This session is designed to assist goalkeeping coaches and keepers, at all levels.
It uses a keeper, a sub keeper and a goalkeeping coach.
The warm-up on match day is the culmination of the previous few days on the training ground and in the classroom, getting ready to cross the white line and deliver a performance both for the individual and the team.
I have always based the warm-up procedure as a 90-minute session, preparing for a 90-minute game. It involves technical, tactical, physical and mental components, and while the detail for Edwin Van Der Sar’s warm-up was very different to Peter Schmeichel’s, the theory and practice in preparation was the same.
This is all about being right mentally and tactically. Keepers must be confident in their technique – after all, their first task might be to receive a bouncing back pass!
Balls, cones, goals
Number of Players
Up to 4
90 minutes to kick-off
Keepers study information on the opposition strikers – all aspects such as structure of set pieces, and which foot outfield players favour. They do this using iPads and iPods.
The team meeting follows, with consultation between the outfield and goalkeeping coaches regarding defending and attacking set pieces.
60 minutes to kick-off
Individual physical preparation begins – this includes bike work, stretching, light massage and applying strapping.
45 minutes to kick-off
The goalkeeping team enters the field of play for a five-minute dynamic warm-up (1a). The working keeper practises distribution and passing. Four target areas are involved, as shown by the cones, so the keeper can increase and decrease passing range – from grounded passes to nearby targets and kicks ‘out of hands’ to distant targets. Ball familiarity and confidence is important here.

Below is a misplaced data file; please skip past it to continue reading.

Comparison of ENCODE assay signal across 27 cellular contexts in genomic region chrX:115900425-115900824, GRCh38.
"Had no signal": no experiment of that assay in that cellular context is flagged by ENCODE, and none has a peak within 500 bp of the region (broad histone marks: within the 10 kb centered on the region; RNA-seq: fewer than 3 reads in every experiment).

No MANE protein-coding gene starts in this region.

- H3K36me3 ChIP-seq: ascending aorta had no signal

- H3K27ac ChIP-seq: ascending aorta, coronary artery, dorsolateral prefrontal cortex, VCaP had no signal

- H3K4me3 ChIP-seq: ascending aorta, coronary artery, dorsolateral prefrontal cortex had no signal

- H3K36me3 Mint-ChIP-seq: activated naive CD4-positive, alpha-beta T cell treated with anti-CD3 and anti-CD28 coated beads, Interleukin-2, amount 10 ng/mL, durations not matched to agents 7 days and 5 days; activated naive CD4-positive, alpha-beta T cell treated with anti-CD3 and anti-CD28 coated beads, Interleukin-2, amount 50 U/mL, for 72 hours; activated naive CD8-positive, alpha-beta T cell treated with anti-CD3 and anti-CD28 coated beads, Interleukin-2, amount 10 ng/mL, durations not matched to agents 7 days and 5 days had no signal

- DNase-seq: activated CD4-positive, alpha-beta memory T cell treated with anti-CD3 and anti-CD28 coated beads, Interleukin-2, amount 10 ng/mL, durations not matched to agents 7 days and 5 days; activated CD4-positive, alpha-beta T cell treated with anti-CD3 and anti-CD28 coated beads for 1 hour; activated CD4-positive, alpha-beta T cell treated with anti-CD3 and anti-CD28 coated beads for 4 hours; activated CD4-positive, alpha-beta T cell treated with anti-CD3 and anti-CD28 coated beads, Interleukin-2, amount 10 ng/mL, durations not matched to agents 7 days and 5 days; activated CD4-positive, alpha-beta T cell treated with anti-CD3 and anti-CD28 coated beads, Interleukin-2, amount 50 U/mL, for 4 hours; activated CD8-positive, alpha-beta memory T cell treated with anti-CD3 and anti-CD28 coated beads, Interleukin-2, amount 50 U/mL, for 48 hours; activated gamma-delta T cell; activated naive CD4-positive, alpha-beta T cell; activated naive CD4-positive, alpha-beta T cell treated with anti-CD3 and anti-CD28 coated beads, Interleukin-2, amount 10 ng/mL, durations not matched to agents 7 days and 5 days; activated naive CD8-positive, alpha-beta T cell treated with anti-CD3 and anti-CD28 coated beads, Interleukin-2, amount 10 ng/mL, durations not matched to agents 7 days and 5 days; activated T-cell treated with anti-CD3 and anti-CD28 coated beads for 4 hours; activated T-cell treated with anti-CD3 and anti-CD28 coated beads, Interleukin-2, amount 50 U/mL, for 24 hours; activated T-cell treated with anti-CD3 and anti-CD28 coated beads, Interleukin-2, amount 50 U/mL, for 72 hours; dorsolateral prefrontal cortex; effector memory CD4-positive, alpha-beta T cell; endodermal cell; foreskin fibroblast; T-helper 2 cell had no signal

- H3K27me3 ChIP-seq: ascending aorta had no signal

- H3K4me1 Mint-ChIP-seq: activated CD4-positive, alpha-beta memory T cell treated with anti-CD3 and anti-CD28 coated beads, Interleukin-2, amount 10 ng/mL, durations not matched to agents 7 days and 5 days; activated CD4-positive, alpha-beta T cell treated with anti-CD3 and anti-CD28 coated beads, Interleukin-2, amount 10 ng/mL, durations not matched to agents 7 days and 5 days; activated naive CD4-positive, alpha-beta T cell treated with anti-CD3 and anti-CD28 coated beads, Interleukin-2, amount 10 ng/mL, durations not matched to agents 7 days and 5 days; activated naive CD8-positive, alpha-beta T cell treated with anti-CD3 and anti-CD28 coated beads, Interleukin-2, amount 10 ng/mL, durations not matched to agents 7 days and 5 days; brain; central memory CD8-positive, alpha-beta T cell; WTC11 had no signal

There is also a practice to the side of the penalty area – dipping volleys into the keeper’s chest (1b). These comprise six volleys from 8, 12 and 20 yards respectively. We want to see keepers demonstrating good foot movement, and enjoying the feel-good factor of stopping a succession of shots.
• The keeper receives and lays passes of different lengths to variable targets
• To the side of the area, dipping volleys are fired into the keeper’s chest from varying distances
40 minutes to kick-off
We fire six varying crosses (both inswinging and outswinging) from each side into the area in front of the goal (2). The sub keeper moves across the working keeper with a passive challenge. The types of crosses will reflect those we expect to see in the game itself. We look for an aggressive stating position by the keeper, who goes late and quick, always catching or punching.
• In the third practice, inswinging and outswinging crosses test catching and punching ability, whilst the second keeper makes a passive challenge
30 minutes to kick-off
We mark out designated areas in front of the goal (3) – different areas require different deliveries – looking again for confidence, focus and good technique, as well as the awareness of changing angles and distances. Each keeper completes one set from each side.
• In front of goal, different areas require different deliveries; Area 1: four volleys Area 2: four half volleys Area 3: two dipping volleys Area 4: four dipping volleys from different starting positions Area 5: touch and hit using sub keeper and goalkeeping coach
20 minutes to kick-off
Keeper 1 performs distribution work with the coach (4a), while keeper 2 works with outfield players on the side goal in a shooting practice (4b).
• The starting keeper performs distribution work with the coach A: three dead balls B: four back passes with both feet C: four balls kicked ‘out of the hands’
• In the shooting practice to the side the sub keeper now receives shots from strikers
15 minutes to kick-off
Keepers return to the dressing room for final preparations.
This is a functional shot stopping session that starts using just the goalkeepers and the goalkeeping coach and it then progresses into a broader session and a small-sided game with the outfield players. The integration of the outfield players makes the session more match realistic and it will enhance the goalkeeper’s decision making in game... MORE
This is a session for goalkeepers that teaches and rehearses dealing with crosses, both opposed and unopposed, and in the context of a small-sided game. The ability to manage balls crossed in from the wings is one of the most important parts of a goalkeeper’s game. It relies specifically on positioning, technique and good decision-making.... MORE
“…fantastic… I encourage all my coaches to read it,”